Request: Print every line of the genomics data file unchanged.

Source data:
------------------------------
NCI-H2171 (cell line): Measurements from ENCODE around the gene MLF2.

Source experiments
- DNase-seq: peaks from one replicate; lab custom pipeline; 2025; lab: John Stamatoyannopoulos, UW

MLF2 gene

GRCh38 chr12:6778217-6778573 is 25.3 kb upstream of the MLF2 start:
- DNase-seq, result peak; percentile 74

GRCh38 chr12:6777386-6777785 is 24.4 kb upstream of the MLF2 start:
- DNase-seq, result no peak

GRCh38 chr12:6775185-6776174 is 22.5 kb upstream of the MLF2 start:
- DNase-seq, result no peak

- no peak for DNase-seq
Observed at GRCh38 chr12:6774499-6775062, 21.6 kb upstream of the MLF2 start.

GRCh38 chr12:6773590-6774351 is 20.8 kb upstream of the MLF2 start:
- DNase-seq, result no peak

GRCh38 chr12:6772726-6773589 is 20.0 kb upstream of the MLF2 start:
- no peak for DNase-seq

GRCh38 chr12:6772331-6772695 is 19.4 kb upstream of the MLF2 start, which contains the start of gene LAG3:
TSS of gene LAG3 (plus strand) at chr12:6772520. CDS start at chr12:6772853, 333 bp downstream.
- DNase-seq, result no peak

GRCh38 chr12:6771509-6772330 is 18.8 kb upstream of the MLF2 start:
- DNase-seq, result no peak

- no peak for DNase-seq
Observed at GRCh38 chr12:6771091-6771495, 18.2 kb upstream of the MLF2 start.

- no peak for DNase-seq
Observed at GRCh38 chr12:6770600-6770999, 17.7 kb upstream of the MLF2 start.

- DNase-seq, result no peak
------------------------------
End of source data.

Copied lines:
NCI-H2171 (cell line): Measurements from ENCODE around the gene MLF2.

Source experiments
- DNase-seq: peaks from one replicate; lab custom pipeline; 2025; lab: John Stamatoyannopoulos, UW

MLF2 gene

GRCh38 chr12:6778217-6778573 is 25.3 kb upstream of the MLF2 start:
- DNase-seq, result peak; percentile 74

GRCh38 chr12:6777386-6777785 is 24.4 kb upstream of the MLF2 start:
- DNase-seq, result no peak

GRCh38 chr12:6775185-6776174 is 22.5 kb upstream of the MLF2 start:
- DNase-seq, result no peak

- no peak for DNase-seq
Observed at GRCh38 chr12:6774499-6775062, 21.6 kb upstream of the MLF2 start.

GRCh38 chr12:6773590-6774351 is 20.8 kb upstream of the MLF2 start:
- DNase-seq, result no peak

GRCh38 chr12:6772726-6773589 is 20.0 kb upstream of the MLF2 start:
- no peak for DNase-seq

GRCh38 chr12:6772331-6772695 is 19.4 kb upstream of the MLF2 start, which contains the start of gene LAG3:
TSS of gene LAG3 (plus strand) at chr12:6772520. CDS start at chr12:6772853, 333 bp downstream.
- DNase-seq, result no peak

GRCh38 chr12:6771509-6772330 is 18.8 kb upstream of the MLF2 start:
- DNase-seq, result no peak

- no peak for DNase-seq
Observed at GRCh38 chr12:6771091-6771495, 18.2 kb upstream of the MLF2 start.

- no peak for DNase-seq
Observed at GRCh38 chr12:6770600-6770999, 17.7 kb upstream of the MLF2 start.

- DNase-seq, result no peak